The present day meeting was then entertained by actor Desmond Longfield of the Redlynch Players in period costume purporting to be MP Henry Fawcett and reading a speech based loosely on one he made in 1871, albeit with allusions to the current threats facing the Forest.

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Presentment: England Coast Path

Legislation has mandated the England Coast Path, which in other regions may provide useful alternative recreation, pleasant views and tourist destinations. For the New Forest it will invite more disturbance into our most precious coastal habitats, a nearly uninterrupted series of highly designated and protected zones of international importance.

There is no funding for mitigation and little regard for infrastructure; some stretches, near or on small country lanes in the most remote parts of our coast, precisely where we wouldn’t want to exacerbate the verge parking problem.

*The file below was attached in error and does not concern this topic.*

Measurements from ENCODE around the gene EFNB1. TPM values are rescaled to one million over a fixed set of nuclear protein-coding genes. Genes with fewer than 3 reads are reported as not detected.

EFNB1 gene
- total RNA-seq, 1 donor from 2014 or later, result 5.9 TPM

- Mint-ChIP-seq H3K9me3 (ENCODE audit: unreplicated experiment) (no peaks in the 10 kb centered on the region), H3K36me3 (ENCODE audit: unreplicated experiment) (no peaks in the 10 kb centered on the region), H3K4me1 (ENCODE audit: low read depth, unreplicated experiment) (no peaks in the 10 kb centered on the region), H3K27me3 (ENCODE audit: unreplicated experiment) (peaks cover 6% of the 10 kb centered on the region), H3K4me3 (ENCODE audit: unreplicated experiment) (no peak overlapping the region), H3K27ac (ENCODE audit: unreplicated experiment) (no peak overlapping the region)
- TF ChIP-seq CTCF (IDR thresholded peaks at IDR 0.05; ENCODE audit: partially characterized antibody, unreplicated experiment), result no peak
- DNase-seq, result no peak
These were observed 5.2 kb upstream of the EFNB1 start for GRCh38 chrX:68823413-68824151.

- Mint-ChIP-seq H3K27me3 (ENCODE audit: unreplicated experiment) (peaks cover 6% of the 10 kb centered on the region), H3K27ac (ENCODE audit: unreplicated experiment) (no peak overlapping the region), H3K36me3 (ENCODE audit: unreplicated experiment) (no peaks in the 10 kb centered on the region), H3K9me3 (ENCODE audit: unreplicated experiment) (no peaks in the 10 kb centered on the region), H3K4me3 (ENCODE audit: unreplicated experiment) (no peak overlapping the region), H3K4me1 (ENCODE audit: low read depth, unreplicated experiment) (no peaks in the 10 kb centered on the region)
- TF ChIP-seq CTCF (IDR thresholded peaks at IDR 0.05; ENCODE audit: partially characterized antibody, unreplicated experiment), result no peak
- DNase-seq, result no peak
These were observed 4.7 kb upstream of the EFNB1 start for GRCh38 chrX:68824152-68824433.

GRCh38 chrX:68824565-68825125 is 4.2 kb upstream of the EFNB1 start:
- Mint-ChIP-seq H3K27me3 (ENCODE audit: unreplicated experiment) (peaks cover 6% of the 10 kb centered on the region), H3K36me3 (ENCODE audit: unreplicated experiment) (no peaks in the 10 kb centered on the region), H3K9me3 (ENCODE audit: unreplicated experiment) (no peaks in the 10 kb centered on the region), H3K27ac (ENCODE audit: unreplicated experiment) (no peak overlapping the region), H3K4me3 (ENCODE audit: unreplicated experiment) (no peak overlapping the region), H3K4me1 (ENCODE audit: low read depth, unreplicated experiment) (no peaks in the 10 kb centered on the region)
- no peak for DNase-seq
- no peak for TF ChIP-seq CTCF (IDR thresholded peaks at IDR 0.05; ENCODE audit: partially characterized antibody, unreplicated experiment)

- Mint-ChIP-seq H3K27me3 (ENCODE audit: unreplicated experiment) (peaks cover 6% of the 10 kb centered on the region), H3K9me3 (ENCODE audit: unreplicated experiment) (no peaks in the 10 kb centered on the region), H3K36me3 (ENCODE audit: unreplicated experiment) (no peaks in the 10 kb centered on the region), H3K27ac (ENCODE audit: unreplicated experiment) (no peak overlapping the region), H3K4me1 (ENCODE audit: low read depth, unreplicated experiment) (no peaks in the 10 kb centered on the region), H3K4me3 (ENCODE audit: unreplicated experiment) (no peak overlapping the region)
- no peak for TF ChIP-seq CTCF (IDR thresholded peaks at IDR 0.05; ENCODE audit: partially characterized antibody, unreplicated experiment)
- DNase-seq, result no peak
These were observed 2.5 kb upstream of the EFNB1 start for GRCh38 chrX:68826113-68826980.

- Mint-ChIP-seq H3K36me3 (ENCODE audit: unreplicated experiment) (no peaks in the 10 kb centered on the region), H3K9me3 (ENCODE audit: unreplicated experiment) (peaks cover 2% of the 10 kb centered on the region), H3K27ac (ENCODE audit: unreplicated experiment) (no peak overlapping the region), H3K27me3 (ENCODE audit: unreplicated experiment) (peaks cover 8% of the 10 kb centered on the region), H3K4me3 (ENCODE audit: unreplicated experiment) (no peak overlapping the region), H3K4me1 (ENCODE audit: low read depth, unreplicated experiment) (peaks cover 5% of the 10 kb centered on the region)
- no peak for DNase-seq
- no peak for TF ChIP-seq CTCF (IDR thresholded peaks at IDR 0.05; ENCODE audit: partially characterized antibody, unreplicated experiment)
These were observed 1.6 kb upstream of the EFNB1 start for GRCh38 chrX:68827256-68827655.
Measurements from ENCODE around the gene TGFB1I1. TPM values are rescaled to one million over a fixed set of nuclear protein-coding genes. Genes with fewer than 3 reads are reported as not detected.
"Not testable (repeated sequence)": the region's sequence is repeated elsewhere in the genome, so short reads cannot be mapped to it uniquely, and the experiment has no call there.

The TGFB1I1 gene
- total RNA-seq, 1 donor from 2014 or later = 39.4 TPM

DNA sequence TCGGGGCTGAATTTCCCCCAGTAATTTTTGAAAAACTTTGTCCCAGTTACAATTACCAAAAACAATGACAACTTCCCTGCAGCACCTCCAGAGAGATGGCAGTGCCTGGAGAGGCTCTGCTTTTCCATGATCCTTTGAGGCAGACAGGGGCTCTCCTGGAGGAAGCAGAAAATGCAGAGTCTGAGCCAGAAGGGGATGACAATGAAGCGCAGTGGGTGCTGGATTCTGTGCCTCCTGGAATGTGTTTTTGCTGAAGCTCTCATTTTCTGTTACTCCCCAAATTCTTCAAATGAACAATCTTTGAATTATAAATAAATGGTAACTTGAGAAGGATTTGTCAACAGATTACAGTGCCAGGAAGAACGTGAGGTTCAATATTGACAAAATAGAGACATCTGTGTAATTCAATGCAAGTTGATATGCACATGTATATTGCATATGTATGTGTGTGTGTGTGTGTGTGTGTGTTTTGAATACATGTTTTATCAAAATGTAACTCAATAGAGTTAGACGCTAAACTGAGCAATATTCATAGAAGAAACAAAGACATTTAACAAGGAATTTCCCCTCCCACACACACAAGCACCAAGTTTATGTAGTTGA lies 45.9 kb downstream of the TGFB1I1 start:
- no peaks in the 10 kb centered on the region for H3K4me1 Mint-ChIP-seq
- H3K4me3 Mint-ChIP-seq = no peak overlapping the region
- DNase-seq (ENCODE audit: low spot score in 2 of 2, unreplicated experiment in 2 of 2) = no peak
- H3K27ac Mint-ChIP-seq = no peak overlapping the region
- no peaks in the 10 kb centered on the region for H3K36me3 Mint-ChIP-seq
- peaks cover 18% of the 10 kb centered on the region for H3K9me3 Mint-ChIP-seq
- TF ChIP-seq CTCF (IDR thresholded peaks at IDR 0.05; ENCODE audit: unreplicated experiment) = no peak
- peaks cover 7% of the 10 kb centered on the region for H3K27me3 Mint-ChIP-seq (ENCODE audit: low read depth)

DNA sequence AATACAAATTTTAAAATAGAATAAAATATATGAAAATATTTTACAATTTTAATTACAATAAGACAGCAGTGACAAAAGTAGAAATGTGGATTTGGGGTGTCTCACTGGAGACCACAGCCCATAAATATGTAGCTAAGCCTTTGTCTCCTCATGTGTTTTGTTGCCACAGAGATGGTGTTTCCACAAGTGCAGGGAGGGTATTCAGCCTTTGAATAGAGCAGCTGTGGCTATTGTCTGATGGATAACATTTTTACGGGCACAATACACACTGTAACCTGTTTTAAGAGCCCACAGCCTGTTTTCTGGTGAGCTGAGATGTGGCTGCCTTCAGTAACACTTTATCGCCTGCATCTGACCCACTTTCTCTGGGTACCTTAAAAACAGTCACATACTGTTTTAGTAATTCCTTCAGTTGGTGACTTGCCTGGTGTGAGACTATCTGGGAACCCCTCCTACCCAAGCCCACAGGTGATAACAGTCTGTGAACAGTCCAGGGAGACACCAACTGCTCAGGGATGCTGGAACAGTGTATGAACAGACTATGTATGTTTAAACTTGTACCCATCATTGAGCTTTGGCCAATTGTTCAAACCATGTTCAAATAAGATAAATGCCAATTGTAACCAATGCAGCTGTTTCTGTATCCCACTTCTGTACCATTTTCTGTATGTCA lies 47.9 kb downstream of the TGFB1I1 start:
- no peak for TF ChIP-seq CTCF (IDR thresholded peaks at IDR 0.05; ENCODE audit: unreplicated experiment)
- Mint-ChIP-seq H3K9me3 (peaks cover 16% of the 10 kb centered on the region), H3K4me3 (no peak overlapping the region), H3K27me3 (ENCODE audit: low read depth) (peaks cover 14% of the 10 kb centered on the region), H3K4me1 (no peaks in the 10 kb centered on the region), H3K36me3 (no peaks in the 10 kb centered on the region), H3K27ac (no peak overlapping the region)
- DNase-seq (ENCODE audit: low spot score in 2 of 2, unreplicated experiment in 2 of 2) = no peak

The Ordnance Survey will show the entire “coastal margin” (the entire seaward side of the path) as “access land”, without delineating exclusions. As the route is likely to be significantly inland and much of our coast will be excluded for habitat protections, this depiction will be grotesquely inaccurate. Arguments will be had with visitors assured by the allegedly definitive map that they (and their pets) may trespass on bird nesting grounds regardless of what the signs say. The Ordnance Survey should restrict their illustration to the route of the path itself, and only show coastal access land as it unambiguously exists now at Calshot, Lepe Country Park and other similar extant areas.